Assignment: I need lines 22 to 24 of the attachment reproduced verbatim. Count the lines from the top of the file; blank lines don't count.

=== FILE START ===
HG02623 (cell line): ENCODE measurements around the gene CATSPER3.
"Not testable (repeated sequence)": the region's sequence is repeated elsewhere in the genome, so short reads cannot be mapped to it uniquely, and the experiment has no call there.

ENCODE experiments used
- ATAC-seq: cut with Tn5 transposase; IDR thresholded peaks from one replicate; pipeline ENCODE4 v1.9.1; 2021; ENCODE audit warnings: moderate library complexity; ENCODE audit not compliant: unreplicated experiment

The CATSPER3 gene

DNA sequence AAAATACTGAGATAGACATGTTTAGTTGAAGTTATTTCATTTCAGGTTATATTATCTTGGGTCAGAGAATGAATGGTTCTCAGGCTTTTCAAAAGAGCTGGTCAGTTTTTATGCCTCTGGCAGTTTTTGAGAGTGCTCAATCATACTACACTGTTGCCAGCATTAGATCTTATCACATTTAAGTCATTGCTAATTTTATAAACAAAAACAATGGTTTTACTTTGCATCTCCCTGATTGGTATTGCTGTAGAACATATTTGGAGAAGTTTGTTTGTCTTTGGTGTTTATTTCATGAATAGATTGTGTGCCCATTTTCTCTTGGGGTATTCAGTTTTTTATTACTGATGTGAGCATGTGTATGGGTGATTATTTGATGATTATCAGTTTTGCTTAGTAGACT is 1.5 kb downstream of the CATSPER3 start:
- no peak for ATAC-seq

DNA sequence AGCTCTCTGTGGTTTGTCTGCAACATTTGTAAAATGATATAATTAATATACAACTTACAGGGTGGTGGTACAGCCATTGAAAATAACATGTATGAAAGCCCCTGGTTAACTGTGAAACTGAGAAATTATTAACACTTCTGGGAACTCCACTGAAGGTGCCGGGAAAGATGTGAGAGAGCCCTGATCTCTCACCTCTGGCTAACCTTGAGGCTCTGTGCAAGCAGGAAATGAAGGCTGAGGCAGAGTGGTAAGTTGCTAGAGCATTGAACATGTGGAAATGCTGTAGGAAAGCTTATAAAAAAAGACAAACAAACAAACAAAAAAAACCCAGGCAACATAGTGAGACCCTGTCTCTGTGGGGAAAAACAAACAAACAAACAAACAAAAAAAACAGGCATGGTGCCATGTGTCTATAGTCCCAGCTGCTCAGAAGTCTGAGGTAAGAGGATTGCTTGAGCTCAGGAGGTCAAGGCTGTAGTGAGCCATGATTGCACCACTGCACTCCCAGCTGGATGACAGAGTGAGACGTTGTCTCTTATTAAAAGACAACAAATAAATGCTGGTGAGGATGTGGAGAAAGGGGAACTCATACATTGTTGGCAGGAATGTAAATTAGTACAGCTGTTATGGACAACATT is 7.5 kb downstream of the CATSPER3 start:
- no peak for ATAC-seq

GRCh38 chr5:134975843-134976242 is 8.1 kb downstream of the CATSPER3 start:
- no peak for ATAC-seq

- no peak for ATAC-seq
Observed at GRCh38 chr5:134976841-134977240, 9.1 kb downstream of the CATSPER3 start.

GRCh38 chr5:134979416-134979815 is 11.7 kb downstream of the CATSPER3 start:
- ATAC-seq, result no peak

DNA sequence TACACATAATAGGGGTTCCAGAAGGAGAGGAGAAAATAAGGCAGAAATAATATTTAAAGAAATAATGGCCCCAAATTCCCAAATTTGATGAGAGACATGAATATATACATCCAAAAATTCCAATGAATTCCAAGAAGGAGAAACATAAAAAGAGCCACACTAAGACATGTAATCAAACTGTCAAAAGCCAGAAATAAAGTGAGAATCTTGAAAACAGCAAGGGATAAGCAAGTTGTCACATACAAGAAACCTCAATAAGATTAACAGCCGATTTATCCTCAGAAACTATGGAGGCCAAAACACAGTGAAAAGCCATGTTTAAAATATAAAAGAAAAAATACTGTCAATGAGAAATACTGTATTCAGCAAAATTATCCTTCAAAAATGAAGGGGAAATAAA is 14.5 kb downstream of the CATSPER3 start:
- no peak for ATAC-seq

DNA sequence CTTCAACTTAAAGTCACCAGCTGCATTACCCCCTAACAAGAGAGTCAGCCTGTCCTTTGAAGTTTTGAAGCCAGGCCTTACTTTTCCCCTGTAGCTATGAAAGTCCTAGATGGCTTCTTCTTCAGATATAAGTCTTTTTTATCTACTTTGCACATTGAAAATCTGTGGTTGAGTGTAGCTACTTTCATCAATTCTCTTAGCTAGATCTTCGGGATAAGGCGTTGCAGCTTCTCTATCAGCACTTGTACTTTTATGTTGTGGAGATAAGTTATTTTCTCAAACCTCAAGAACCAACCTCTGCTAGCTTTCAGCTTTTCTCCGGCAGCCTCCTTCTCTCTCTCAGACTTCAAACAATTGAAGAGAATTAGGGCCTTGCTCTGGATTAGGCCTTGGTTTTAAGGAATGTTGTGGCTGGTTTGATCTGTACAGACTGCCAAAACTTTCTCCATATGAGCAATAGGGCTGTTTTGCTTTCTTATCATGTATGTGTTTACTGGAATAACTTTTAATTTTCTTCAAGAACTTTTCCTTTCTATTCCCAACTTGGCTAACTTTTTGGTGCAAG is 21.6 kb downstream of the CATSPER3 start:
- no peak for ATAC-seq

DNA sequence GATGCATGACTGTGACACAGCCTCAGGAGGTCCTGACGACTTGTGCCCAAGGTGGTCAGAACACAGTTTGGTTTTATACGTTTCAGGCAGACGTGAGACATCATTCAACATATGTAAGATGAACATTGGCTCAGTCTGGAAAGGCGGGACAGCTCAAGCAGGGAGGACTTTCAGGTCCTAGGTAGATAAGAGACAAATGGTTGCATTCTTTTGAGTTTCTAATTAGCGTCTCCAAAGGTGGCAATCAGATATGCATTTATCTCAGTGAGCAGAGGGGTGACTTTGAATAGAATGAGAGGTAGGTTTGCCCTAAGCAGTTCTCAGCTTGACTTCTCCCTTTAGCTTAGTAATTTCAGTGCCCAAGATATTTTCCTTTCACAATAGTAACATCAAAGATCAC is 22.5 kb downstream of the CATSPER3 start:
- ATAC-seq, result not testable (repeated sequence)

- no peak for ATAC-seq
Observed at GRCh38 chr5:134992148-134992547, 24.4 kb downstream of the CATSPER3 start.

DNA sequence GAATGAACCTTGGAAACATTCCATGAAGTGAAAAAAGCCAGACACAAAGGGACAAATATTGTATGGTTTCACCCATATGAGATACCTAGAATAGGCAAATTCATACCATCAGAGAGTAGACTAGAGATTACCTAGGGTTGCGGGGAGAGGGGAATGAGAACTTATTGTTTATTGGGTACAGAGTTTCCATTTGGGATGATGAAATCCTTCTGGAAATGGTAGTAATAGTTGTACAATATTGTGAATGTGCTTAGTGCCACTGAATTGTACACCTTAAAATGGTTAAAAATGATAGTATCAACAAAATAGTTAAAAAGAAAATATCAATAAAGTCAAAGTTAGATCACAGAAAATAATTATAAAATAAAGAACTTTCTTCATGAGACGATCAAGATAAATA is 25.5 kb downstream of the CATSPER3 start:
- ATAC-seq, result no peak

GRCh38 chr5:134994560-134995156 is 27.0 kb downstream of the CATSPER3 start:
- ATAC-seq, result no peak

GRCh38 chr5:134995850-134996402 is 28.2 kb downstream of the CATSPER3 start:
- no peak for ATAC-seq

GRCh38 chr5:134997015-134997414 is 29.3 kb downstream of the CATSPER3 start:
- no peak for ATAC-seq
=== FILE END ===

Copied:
- no peak for ATAC-seq
Observed at GRCh38 chr5:134992148-134992547, 24.4 kb downstream of the CATSPER3 start.

DNA sequence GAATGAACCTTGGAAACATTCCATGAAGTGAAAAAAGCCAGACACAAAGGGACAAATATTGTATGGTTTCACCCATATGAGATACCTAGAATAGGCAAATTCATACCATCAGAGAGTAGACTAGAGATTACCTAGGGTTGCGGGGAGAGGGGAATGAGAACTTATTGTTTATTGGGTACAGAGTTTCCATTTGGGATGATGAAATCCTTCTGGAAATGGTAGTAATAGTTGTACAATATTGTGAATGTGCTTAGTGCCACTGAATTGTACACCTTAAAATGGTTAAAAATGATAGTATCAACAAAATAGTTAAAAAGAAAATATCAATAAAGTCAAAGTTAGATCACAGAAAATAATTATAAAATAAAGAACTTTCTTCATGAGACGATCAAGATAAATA is 25.5 kb downstream of the CATSPER3 start: